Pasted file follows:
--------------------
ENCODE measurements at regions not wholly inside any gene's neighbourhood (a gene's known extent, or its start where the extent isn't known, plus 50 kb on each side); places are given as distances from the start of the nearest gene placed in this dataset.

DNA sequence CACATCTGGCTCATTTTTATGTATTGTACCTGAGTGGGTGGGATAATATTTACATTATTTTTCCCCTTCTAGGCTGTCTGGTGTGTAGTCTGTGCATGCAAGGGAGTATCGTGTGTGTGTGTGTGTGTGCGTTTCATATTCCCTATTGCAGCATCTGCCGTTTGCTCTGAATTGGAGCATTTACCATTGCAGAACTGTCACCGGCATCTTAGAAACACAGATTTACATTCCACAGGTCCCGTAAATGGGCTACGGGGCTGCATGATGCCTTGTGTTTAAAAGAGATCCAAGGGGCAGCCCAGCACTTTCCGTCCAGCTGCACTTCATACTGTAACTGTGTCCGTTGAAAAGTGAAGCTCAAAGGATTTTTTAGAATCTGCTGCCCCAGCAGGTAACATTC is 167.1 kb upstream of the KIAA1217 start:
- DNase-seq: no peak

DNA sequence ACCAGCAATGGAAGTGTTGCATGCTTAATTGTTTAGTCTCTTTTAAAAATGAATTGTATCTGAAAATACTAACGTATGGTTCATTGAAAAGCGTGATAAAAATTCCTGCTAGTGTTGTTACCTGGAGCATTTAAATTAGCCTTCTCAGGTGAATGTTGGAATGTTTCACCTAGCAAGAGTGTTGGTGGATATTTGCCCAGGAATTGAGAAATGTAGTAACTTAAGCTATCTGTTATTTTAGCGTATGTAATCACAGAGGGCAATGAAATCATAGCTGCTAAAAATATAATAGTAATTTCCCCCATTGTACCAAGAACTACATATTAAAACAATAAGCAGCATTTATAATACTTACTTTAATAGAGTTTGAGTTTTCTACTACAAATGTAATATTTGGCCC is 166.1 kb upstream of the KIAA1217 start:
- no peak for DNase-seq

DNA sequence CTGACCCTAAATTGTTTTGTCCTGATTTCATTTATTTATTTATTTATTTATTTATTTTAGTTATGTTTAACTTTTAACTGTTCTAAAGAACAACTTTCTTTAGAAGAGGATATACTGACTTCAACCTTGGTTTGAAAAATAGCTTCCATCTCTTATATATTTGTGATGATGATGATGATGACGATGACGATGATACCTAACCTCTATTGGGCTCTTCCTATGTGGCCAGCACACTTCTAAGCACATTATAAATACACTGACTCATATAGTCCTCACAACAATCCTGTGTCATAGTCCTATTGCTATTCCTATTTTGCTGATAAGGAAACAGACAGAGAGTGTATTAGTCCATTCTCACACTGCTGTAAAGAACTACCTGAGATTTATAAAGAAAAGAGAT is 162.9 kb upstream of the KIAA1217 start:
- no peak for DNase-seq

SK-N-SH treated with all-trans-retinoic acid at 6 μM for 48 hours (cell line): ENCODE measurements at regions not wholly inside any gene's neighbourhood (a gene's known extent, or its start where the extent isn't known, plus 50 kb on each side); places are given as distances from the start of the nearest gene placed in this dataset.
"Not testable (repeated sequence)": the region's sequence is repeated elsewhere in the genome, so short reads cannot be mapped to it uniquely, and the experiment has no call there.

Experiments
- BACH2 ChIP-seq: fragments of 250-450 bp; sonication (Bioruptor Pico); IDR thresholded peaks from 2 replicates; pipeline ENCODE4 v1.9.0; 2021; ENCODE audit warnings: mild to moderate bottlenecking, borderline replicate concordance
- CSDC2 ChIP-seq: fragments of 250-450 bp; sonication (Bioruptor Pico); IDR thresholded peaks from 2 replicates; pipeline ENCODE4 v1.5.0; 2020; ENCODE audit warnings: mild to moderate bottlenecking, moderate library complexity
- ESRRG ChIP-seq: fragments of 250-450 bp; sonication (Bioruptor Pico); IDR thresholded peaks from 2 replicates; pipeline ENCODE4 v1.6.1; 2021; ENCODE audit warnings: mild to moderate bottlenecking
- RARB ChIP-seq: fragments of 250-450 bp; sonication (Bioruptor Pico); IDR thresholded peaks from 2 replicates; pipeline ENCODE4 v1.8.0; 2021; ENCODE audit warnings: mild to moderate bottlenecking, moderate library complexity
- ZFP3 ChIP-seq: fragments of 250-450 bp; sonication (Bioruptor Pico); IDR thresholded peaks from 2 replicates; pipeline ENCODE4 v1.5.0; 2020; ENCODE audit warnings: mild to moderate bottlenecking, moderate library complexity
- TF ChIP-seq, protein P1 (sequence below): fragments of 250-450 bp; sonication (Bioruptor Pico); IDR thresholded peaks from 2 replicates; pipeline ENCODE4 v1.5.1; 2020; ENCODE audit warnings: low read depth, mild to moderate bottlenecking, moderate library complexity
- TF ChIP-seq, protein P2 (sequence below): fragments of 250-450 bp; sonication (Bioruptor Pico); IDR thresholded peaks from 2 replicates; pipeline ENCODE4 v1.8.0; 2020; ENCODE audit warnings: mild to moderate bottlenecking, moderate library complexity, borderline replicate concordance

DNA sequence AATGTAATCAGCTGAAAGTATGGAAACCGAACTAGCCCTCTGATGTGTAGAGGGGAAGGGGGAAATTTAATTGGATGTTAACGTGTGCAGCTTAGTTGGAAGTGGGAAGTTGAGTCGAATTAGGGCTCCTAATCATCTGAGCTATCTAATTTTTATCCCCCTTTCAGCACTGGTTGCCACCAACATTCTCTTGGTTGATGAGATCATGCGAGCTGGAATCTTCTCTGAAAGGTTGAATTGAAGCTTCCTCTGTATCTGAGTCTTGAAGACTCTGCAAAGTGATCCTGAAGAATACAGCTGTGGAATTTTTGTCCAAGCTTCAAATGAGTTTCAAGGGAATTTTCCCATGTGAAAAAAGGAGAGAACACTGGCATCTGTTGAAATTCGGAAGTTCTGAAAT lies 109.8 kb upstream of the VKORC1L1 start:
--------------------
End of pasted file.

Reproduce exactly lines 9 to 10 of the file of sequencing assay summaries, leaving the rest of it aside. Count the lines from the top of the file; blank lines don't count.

"Not testable (repeated sequence)": the region's sequence is repeated elsewhere in the genome, so short reads cannot be mapped to it uniquely, and the experiment has no call there.

Experiments